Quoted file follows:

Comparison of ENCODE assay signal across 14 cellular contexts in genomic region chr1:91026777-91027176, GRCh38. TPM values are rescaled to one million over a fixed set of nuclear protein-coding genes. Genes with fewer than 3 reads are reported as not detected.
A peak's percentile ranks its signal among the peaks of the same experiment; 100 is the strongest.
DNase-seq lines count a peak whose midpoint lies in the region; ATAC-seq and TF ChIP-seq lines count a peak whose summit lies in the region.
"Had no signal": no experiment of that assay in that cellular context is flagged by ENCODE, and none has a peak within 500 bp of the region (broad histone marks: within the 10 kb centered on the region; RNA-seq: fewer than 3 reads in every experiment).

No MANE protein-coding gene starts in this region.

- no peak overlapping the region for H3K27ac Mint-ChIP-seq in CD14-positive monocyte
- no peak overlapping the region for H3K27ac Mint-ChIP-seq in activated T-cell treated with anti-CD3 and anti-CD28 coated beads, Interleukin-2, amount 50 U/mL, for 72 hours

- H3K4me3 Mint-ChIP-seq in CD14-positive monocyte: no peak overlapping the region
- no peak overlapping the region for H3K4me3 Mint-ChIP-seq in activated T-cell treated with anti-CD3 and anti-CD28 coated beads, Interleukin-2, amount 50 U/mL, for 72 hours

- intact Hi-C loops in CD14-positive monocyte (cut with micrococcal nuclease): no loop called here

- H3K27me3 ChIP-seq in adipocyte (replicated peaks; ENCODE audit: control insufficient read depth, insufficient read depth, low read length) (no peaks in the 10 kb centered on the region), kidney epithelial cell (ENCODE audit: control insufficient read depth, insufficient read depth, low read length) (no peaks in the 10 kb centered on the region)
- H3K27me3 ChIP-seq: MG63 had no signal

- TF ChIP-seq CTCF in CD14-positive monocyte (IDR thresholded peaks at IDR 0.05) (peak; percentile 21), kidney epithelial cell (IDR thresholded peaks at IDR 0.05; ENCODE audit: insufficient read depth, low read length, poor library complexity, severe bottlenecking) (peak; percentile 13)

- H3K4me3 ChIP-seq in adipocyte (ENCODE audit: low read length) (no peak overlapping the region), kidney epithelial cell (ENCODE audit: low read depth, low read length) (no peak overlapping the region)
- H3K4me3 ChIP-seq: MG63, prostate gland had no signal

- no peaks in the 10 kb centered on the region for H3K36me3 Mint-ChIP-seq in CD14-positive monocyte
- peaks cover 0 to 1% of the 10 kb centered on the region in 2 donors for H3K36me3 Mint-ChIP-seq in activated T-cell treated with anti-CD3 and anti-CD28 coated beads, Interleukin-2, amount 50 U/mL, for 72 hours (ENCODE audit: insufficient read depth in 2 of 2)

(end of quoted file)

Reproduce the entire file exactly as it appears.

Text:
Comparison of ENCODE assay signal across 14 cellular contexts in genomic region chr1:91026777-91027176, GRCh38. TPM values are rescaled to one million over a fixed set of nuclear protein-coding genes. Genes with fewer than 3 reads are reported as not detected.
A peak's percentile ranks its signal among the peaks of the same experiment; 100 is the strongest.
DNase-seq lines count a peak whose midpoint lies in the region; ATAC-seq and TF ChIP-seq lines count a peak whose summit lies in the region.
"Had no signal": no experiment of that assay in that cellular context is flagged by ENCODE, and none has a peak within 500 bp of the region (broad histone marks: within the 10 kb centered on the region; RNA-seq: fewer than 3 reads in every experiment).

No MANE protein-coding gene starts in this region.

- no peak overlapping the region for H3K27ac Mint-ChIP-seq in CD14-positive monocyte
- no peak overlapping the region for H3K27ac Mint-ChIP-seq in activated T-cell treated with anti-CD3 and anti-CD28 coated beads, Interleukin-2, amount 50 U/mL, for 72 hours

- H3K4me3 Mint-ChIP-seq in CD14-positive monocyte: no peak overlapping the region
- no peak overlapping the region for H3K4me3 Mint-ChIP-seq in activated T-cell treated with anti-CD3 and anti-CD28 coated beads, Interleukin-2, amount 50 U/mL, for 72 hours

- intact Hi-C loops in CD14-positive monocyte (cut with micrococcal nuclease): no loop called here

- H3K27me3 ChIP-seq in adipocyte (replicated peaks; ENCODE audit: control insufficient read depth, insufficient read depth, low read length) (no peaks in the 10 kb centered on the region), kidney epithelial cell (ENCODE audit: control insufficient read depth, insufficient read depth, low read length) (no peaks in the 10 kb centered on the region)
- H3K27me3 ChIP-seq: MG63 had no signal

- TF ChIP-seq CTCF in CD14-positive monocyte (IDR thresholded peaks at IDR 0.05) (peak; percentile 21), kidney epithelial cell (IDR thresholded peaks at IDR 0.05; ENCODE audit: insufficient read depth, low read length, poor library complexity, severe bottlenecking) (peak; percentile 13)

- H3K4me3 ChIP-seq in adipocyte (ENCODE audit: low read length) (no peak overlapping the region), kidney epithelial cell (ENCODE audit: low read depth, low read length) (no peak overlapping the region)
- H3K4me3 ChIP-seq: MG63, prostate gland had no signal

- no peaks in the 10 kb centered on the region for H3K36me3 Mint-ChIP-seq in CD14-positive monocyte
- peaks cover 0 to 1% of the 10 kb centered on the region in 2 donors for H3K36me3 Mint-ChIP-seq in activated T-cell treated with anti-CD3 and anti-CD28 coated beads, Interleukin-2, amount 50 U/mL, for 72 hours (ENCODE audit: insufficient read depth in 2 of 2)